When a cat scratches itself, its claws collect flea muck. So if during playtime with your cat she accidentally scratches you, the muck will become embedded in your scratch wound.

If the cut is shallow or superficial, the chance of infection is remote. But when it goes deep, then the possibility of CSD is high.

CSD can be further intensified by your cat licking the wound or biting you playfully near the scratch. In any case, treat your wound immediately. Washing with soap and water is absolutely necessary!

There are many symptoms if you have contracted CSD but the main indicators that you have to watch out for are the following: Your lesions begin to swell and itch and you get a fever and a severe headache. Swelling of the local lymph nodes is also something to be on the lookout for.

wound from cat bite and scratch

What to do when your cat scratches you?

  • Rinse

Rinse your wound immediately under clean running water and use a mild soap. It is advisable to use cold water so as not to worsen the bleeding. It will also help stop swelling and aid in the relief of itching. This will also prevent the spread of cat scratch infection.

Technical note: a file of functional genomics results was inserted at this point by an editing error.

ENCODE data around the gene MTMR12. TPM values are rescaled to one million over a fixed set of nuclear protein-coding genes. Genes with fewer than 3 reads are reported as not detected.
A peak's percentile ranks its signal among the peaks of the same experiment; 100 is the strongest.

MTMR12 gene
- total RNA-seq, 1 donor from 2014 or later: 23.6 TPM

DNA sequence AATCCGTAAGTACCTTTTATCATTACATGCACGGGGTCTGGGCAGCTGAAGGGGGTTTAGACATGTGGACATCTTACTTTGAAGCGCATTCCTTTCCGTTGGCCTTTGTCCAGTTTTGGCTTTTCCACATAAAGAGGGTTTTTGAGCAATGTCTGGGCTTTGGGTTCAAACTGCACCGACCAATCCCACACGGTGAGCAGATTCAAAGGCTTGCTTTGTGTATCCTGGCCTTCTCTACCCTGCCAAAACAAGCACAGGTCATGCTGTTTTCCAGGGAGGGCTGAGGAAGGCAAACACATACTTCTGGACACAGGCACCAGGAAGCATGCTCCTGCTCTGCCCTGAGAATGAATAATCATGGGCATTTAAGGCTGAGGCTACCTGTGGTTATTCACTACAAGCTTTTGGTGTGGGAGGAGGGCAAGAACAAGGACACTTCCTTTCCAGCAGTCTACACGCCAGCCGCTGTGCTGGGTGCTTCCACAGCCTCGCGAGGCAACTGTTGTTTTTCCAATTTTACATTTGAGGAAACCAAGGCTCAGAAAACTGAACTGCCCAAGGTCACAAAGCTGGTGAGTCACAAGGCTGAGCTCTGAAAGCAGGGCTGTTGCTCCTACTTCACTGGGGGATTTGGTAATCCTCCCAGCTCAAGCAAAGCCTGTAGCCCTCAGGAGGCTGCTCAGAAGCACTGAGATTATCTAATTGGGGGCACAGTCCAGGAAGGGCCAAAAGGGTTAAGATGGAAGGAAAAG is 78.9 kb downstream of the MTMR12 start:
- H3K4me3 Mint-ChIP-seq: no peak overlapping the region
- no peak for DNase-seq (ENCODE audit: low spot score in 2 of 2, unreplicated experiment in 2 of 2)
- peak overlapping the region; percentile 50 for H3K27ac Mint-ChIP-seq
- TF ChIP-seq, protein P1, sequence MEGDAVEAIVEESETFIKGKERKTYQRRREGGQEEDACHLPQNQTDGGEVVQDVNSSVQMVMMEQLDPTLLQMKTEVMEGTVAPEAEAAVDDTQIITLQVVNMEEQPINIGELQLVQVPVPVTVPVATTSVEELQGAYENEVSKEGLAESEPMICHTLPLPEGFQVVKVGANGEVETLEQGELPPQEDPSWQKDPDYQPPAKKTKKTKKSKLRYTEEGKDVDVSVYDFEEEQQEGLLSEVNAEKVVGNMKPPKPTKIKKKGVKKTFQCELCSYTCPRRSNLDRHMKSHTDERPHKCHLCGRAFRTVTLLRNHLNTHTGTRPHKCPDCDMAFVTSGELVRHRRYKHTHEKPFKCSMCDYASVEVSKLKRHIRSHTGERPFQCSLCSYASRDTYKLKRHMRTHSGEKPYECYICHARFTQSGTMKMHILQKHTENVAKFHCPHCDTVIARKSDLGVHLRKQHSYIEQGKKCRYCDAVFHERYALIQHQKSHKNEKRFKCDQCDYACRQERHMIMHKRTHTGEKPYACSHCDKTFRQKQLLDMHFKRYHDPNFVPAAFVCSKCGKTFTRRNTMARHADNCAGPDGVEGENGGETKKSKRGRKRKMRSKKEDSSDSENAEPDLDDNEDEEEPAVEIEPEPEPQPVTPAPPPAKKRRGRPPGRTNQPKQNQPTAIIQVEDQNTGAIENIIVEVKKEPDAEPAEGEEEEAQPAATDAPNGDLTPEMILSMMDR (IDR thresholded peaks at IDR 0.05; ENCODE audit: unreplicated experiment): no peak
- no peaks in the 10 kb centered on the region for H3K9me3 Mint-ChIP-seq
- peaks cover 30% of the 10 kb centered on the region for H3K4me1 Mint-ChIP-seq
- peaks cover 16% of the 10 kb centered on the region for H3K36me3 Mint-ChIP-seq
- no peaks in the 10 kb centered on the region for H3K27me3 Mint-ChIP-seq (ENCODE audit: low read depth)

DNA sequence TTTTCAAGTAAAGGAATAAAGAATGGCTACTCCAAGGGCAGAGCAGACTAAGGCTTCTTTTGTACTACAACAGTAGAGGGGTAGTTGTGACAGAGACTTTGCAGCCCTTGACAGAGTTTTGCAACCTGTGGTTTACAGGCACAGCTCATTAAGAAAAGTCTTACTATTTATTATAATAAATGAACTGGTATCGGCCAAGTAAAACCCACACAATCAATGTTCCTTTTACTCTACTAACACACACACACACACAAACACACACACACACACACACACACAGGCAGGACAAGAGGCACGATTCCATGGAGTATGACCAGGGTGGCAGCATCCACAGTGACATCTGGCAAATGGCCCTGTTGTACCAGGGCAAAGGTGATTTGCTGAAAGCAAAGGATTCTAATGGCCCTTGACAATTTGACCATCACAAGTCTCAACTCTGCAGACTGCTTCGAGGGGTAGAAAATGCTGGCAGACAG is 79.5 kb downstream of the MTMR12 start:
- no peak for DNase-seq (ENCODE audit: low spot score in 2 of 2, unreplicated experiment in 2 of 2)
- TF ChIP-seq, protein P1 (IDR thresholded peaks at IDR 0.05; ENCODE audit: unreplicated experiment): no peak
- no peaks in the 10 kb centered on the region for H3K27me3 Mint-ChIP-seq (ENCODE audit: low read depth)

• Superficial vs. Deep Wound

After washing, assess the wound to see if it is superficial or deep. If it’s a superficial wound, after washing, dry it with a clean cloth and leave it uncovered to let the scratch dry faster.

If the laceration is deep, dry the wound then apply an antiseptic solution. You may also apply an antibiotic cream to prevent bacteria from further infecting the abrasion.

  • Cover

For deep scratches, you need to cover the injury with clean gauze. Apply a pressure dressing if the bleeding is persistent.

  • Identify

It is also important to know the cat that scratched you. If the cat is owned by someone you know, then just get the details of its latest visits to the veterinarian. At least you’ll have a degree of certainty as to the cat’s background and its vaccination history.

If the cat is a stray, then you have to take all the precautionary measures of caring for your wound and it is wise to seek immediate medical attention. Scratches, whether superficial or deep, can infect you with tetanus, which can be deadly if left untreated. Rabies is also a concern. Though rabies is typically spread by bites, let your physician know of your injury, nonetheless, as rabies is a fatal disease and your physician may not want you to take any chances.

A final note: If you or anyone in your household is very young, very old or suffers from any disease process that leads to deficiencies of the immune system, a cat’s scratch can be especially dangerous. In these cases, always be sure to let a physician know when serious scratches occur.

Cat Scratch Prevention

  • Gentle Play

When playing with your cat, it is wise not to rough it up with your pet. Cats get easily excited and instinctively draw out their sharp claws.